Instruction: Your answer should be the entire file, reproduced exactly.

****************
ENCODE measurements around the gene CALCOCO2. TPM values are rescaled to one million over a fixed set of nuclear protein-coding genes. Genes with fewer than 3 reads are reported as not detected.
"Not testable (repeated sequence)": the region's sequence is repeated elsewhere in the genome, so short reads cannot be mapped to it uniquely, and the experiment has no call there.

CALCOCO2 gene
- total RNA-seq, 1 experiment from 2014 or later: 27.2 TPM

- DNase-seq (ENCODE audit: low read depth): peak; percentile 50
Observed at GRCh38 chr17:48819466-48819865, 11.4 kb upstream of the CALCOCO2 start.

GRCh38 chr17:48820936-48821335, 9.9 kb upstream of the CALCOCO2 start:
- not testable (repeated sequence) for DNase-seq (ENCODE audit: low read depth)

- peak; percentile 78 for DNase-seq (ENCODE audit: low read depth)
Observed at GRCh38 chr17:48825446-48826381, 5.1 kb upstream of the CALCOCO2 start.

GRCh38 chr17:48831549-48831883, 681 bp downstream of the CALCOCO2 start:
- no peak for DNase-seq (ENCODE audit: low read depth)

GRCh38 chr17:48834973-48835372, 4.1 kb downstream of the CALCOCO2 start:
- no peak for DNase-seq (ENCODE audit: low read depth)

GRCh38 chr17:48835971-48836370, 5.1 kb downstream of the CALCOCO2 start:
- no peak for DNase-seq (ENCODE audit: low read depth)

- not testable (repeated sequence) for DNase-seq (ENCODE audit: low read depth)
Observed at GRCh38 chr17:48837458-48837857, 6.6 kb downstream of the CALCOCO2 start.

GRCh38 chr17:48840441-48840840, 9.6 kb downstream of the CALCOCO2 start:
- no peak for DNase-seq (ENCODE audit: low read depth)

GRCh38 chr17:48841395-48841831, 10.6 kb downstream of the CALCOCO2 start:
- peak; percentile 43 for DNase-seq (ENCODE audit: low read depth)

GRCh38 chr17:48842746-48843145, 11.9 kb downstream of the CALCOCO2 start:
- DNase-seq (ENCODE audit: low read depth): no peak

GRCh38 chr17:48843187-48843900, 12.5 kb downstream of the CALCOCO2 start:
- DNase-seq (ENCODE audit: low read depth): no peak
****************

ENCODE measurements around the gene CALCOCO2. TPM values are rescaled to one million over a fixed set of nuclear protein-coding genes. Genes with fewer than 3 reads are reported as not detected.
"Not testable (repeated sequence)": the region's sequence is repeated elsewhere in the genome, so short reads cannot be mapped to it uniquely, and the experiment has no call there.

CALCOCO2 gene
- total RNA-seq, 1 experiment from 2014 or later: 27.2 TPM

- DNase-seq (ENCODE audit: low read depth): peak; percentile 50
Observed at GRCh38 chr17:48819466-48819865, 11.4 kb upstream of the CALCOCO2 start.

GRCh38 chr17:48820936-48821335, 9.9 kb upstream of the CALCOCO2 start:
- not testable (repeated sequence) for DNase-seq (ENCODE audit: low read depth)

- peak; percentile 78 for DNase-seq (ENCODE audit: low read depth)
Observed at GRCh38 chr17:48825446-48826381, 5.1 kb upstream of the CALCOCO2 start.

GRCh38 chr17:48831549-48831883, 681 bp downstream of the CALCOCO2 start:
- no peak for DNase-seq (ENCODE audit: low read depth)

GRCh38 chr17:48834973-48835372, 4.1 kb downstream of the CALCOCO2 start:
- no peak for DNase-seq (ENCODE audit: low read depth)

GRCh38 chr17:48835971-48836370, 5.1 kb downstream of the CALCOCO2 start:
- no peak for DNase-seq (ENCODE audit: low read depth)

- not testable (repeated sequence) for DNase-seq (ENCODE audit: low read depth)
Observed at GRCh38 chr17:48837458-48837857, 6.6 kb downstream of the CALCOCO2 start.

GRCh38 chr17:48840441-48840840, 9.6 kb downstream of the CALCOCO2 start:
- no peak for DNase-seq (ENCODE audit: low read depth)

GRCh38 chr17:48841395-48841831, 10.6 kb downstream of the CALCOCO2 start:
- peak; percentile 43 for DNase-seq (ENCODE audit: low read depth)

GRCh38 chr17:48842746-48843145, 11.9 kb downstream of the CALCOCO2 start:
- DNase-seq (ENCODE audit: low read depth): no peak

GRCh38 chr17:48843187-48843900, 12.5 kb downstream of the CALCOCO2 start:
- DNase-seq (ENCODE audit: low read depth): no peak